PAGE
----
The older woman sat near the fire, warming herself as the cool breeze blew in from the sea. She often felt cold these days, despite wearing the heavy robes of a wizard.
Next to her was an older man. He was dressed lightly. In the light of the fire you could see his dark skin and thick muscles. He was one who gathered food and carried it back to the village. He gazed at the woman with a slight smile on his face.
To the side of the fire were a group of children and young people. A boy sat in front, dressed in heavy robes similar to the ones the woman wore. But, he was not as comfortable in them as she was.
In the fire, a figure of light was hoisted up on the hands of a multitude hidden in the fire. The figure carried a staff and waved it around.
“And that,” the woman said, “is the story of of when I went to the convocation. It was an exciting trip, right?”
The children let out shouts of agreement. A few got up and enacted parts of what they had just seen. One crawled around like a speaking beast, another pretended to be one of the rock men and protected the first. They burst into laughter.
The woman turned her gaze to the boy in the robes. “Well, what do you think?”
He shifted a bit, moving away from the fire. He shrugged and looked at the ground.
“Are you afraid?”
He boy looked up suddenly. “No, I just…” his voice trailed off.
His face grew red. “I don’t like magic.”
The woman nodded. “He didn’t like magic, either. Mhorik. He said he hated it when he was your age.”
“I don’t like the way that old crone Moonwind teases me. It’s not fair!”
The woman chuckled. “Many parts of life are not fair, my apprentice. But, we must still do the best we can.”
“Do we really have to go to the convocation?”
The woman took a deep breath before answering, preparing for the old argument again. “Yes. I have not been back for all these years. I let my own fear and hatred keep me away. Even when Katia came, I refused to go. But, it is not fair to you.”
The boy played with some dirt on the ground. “I don’t care if we go.”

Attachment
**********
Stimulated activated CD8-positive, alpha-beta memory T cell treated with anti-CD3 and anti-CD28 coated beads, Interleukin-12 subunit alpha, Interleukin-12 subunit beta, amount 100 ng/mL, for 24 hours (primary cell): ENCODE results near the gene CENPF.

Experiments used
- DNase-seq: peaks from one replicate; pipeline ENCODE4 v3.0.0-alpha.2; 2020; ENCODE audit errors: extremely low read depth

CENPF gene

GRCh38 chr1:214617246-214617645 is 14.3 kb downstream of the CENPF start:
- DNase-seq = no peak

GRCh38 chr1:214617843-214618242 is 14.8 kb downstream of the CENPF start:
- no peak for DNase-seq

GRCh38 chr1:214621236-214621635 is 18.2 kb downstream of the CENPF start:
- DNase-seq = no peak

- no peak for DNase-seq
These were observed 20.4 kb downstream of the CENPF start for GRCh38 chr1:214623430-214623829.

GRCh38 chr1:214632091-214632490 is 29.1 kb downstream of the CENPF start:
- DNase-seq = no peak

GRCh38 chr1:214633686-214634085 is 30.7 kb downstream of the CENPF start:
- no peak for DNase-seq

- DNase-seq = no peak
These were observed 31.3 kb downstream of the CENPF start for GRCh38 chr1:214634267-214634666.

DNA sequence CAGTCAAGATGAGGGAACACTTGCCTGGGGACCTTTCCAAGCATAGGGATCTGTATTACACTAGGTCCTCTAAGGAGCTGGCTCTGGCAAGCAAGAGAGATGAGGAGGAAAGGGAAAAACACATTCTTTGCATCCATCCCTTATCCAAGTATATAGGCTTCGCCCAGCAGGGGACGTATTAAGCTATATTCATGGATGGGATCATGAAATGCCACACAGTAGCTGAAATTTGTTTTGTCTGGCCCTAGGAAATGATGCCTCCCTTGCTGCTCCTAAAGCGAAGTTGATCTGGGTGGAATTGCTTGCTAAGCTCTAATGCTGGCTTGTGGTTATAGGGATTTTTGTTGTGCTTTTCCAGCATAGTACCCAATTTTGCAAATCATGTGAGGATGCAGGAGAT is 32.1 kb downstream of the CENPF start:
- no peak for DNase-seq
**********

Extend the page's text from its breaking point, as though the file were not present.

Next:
“But, I do. It is important for you to not hide from your fear. You are powerful. More powerful than I was at your age. I want the others to understand.”
The boy let out a sigh. He had already been through this fight, and he knew he wasn’t going to win this time, either.
“Go get some sleep. We will leave in the morning when the others get here.”
The boy got up and walked away from the fire.
“Dorua,” the older man said quietly.
“Yes, I know. I’m stubborn in my old age.”
“That’s not what I was going to say.”
Dorua gave a short laugh.
“I was going to say that our son will be fine. You are right, he is powerful.”
Dorua smirked. “You are not that quiet boy I fell in love with all those years ago. Now you are a bit too sweet with your words!
He stood up and offered his hand. Dorua grabbed it, and he pulled her into an embrace.
“Did you really not fall in love with me that night you returned?”
Dorua looked at him and smiled. “I still need some mystery, don’t I?”
Balar chuckled. “Have a great trip.” He gave her a last hug and walked back to the buildings in the village.
Dorua stood there, looking at the dying fire. She grabbed the pouch of ashes that hung at her neck and gave them a squeeze. She felt the warmth there and smiled.
“That was some story,” a voice came from the darkness.
Dorua rested against her staff, not even looking at the voice. “How long were you there, Carves-the-Foundation?”
“Since near the beginning. I heard you talking and didn’t want to interrupt.” A stone man appeared out of the darkness and into the light of the fire.
“You still haven’t changed.”
“But, you have changed a lot. And that boy, he grows so fast, doesn’t he?”
Dorua smiled. “Yes, yes he does. They all do.”
“Are you ready for the trip?”
“I am now that you are here. I’ll finish preparations tomorrow, and we will start the travel the next day.”
Dorua watched the dying flickers of the fire.
“It is time I returned and set things right.”